Many are familiar with the concept of a poetry slam, even if they have never attended one. Poets perform their works aloud before a live audience. Randomly selected judges rate the performers, who advance through rounds until one is crowned the champion. The poetry slam movement is relatively young, but in Words in Your Face, Cristin O’Keefe Aptowicz relates the history of this cultural phenomenon in great detail—from its beginnings in Chicago and New York clubs in the late 1980s, to the creation of the National Poetry Slam, to its popularization by MTV, Lollapalooza, and HBO’s Def Poetry, and beyond. The book is divided into four parts, each covering a major wave of the poetry slam movement. Each part contains multiple short chapters, which alternate between historical narratives, interviews with major figures, and “sidebar” chapters on slam rules, lingo, stereotypes, etc. The book captures the diversity of the poetry slam movement which has, from the outset, involved all ethnic groups, ages, and sexual orientations. While the poetry slam movement is associated with hip-hop, they are not synonymous, and the author lays out the nuances of the relationship between them. Avid poetry jam fans may want to read this book cover-to-cover, but the concise chapters interspersed with plenty of photographs make this an easy book for a casual reader to “read at” as well.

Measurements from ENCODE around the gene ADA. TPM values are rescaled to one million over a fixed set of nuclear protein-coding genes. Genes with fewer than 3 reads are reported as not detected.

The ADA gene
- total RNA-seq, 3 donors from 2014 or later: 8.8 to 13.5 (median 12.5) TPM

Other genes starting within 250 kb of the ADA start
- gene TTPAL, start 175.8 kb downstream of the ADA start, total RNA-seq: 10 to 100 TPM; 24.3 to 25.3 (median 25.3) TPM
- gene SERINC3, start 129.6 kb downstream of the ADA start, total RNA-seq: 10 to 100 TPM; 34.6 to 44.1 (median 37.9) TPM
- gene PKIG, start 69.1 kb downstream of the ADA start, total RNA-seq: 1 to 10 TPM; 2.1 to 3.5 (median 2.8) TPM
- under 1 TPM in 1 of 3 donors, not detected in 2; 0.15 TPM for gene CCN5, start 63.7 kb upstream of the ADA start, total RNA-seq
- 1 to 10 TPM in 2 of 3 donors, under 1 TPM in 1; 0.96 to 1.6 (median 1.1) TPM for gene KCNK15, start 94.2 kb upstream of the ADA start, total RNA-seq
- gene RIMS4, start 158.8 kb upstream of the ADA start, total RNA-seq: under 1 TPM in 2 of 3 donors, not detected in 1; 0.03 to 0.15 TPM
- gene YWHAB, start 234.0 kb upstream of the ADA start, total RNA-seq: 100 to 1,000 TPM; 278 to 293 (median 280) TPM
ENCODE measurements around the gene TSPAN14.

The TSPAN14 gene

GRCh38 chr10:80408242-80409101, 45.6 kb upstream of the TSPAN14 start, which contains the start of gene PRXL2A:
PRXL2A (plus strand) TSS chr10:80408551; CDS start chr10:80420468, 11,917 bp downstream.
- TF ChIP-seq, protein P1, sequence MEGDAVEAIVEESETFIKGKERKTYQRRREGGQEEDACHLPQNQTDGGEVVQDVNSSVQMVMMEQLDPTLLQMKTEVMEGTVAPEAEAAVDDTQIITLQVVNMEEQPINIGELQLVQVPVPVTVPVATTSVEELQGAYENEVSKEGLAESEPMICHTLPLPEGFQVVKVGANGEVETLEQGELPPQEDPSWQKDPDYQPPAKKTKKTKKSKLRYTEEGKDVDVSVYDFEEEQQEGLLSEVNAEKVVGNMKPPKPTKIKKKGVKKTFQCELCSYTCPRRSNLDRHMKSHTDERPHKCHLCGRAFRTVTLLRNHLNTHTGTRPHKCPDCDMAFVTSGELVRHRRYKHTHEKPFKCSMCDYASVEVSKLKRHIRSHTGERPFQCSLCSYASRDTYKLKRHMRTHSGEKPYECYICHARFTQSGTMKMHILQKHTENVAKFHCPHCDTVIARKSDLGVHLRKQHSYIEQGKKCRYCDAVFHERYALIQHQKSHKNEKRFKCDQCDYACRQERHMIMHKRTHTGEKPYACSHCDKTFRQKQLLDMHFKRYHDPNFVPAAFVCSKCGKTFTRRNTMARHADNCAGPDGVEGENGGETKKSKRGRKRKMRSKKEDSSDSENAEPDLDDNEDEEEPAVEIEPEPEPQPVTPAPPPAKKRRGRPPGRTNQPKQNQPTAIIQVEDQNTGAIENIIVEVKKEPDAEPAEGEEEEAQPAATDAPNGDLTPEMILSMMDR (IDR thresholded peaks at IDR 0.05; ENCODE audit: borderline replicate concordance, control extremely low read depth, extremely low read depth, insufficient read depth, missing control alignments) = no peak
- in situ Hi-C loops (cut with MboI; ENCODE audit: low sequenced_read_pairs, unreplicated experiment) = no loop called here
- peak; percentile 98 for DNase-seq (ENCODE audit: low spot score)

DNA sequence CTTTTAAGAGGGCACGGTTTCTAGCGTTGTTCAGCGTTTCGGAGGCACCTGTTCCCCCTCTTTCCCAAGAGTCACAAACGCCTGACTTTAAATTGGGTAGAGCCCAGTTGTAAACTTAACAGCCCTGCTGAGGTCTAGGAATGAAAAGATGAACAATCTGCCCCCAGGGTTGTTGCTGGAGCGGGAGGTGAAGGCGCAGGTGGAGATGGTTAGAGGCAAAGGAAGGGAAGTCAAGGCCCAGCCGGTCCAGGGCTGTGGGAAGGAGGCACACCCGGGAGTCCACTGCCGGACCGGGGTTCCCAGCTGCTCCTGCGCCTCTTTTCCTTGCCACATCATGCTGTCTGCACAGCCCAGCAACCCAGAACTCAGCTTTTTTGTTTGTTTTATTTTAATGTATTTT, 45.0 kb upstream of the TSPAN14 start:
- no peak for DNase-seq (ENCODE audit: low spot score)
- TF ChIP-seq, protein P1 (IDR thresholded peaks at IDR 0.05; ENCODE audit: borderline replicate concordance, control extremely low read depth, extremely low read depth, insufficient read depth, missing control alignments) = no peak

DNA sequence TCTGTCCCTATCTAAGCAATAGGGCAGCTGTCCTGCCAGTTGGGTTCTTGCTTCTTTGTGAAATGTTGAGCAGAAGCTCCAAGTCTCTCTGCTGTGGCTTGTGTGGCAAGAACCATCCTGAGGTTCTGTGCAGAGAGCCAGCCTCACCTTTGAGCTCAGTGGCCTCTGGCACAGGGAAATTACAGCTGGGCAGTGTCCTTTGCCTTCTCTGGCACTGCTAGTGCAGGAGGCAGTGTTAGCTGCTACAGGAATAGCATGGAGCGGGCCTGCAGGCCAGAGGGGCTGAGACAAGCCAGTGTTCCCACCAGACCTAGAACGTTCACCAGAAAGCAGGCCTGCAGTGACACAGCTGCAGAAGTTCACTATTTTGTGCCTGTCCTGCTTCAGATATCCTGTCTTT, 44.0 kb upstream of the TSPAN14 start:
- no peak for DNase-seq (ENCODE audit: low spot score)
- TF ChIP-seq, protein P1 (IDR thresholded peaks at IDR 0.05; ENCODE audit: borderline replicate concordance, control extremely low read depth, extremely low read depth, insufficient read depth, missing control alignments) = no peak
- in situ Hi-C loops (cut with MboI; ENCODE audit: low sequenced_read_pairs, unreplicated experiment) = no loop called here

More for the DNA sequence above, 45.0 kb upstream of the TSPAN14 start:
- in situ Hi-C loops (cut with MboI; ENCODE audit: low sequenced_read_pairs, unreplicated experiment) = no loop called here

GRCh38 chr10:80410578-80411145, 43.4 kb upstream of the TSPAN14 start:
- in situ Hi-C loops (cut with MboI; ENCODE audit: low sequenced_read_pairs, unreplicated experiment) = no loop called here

Words in Your Face and the books shown below can all be found on the NEW BOOKS DISPLAY at the Prairie State College Library.